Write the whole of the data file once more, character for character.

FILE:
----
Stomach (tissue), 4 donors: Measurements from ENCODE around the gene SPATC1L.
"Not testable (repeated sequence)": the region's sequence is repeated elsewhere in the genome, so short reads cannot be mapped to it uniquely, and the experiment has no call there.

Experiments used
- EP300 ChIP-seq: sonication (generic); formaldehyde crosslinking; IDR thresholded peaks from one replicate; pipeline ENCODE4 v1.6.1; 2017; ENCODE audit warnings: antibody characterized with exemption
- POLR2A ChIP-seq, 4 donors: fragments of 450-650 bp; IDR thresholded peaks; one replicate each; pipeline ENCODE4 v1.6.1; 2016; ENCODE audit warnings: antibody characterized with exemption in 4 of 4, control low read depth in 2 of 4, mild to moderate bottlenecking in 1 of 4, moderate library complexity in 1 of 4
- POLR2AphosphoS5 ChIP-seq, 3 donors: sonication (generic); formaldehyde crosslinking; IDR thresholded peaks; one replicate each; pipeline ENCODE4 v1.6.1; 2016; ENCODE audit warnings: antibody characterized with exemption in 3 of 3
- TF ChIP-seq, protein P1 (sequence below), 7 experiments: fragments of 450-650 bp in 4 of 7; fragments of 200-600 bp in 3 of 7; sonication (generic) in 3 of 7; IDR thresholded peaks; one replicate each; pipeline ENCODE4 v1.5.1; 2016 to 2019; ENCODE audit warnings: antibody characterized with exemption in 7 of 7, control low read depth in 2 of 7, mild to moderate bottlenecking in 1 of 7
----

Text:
Stomach (tissue), 4 donors: Measurements from ENCODE around the gene SPATC1L.
"Not testable (repeated sequence)": the region's sequence is repeated elsewhere in the genome, so short reads cannot be mapped to it uniquely, and the experiment has no call there.

Experiments used
- EP300 ChIP-seq: sonication (generic); formaldehyde crosslinking; IDR thresholded peaks from one replicate; pipeline ENCODE4 v1.6.1; 2017; ENCODE audit warnings: antibody characterized with exemption
- POLR2A ChIP-seq, 4 donors: fragments of 450-650 bp; IDR thresholded peaks; one replicate each; pipeline ENCODE4 v1.6.1; 2016; ENCODE audit warnings: antibody characterized with exemption in 4 of 4, control low read depth in 2 of 4, mild to moderate bottlenecking in 1 of 4, moderate library complexity in 1 of 4
- POLR2AphosphoS5 ChIP-seq, 3 donors: sonication (generic); formaldehyde crosslinking; IDR thresholded peaks; one replicate each; pipeline ENCODE4 v1.6.1; 2016; ENCODE audit warnings: antibody characterized with exemption in 3 of 3
- TF ChIP-seq, protein P1 (sequence below), 7 experiments: fragments of 450-650 bp in 4 of 7; fragments of 200-600 bp in 3 of 7; sonication (generic) in 3 of 7; IDR thresholded peaks; one replicate each; pipeline ENCODE4 v1.5.1; 2016 to 2019; ENCODE audit warnings: antibody characterized with exemption in 7 of 7, control low read depth in 2 of 7, mild to moderate bottlenecking in 1 of 7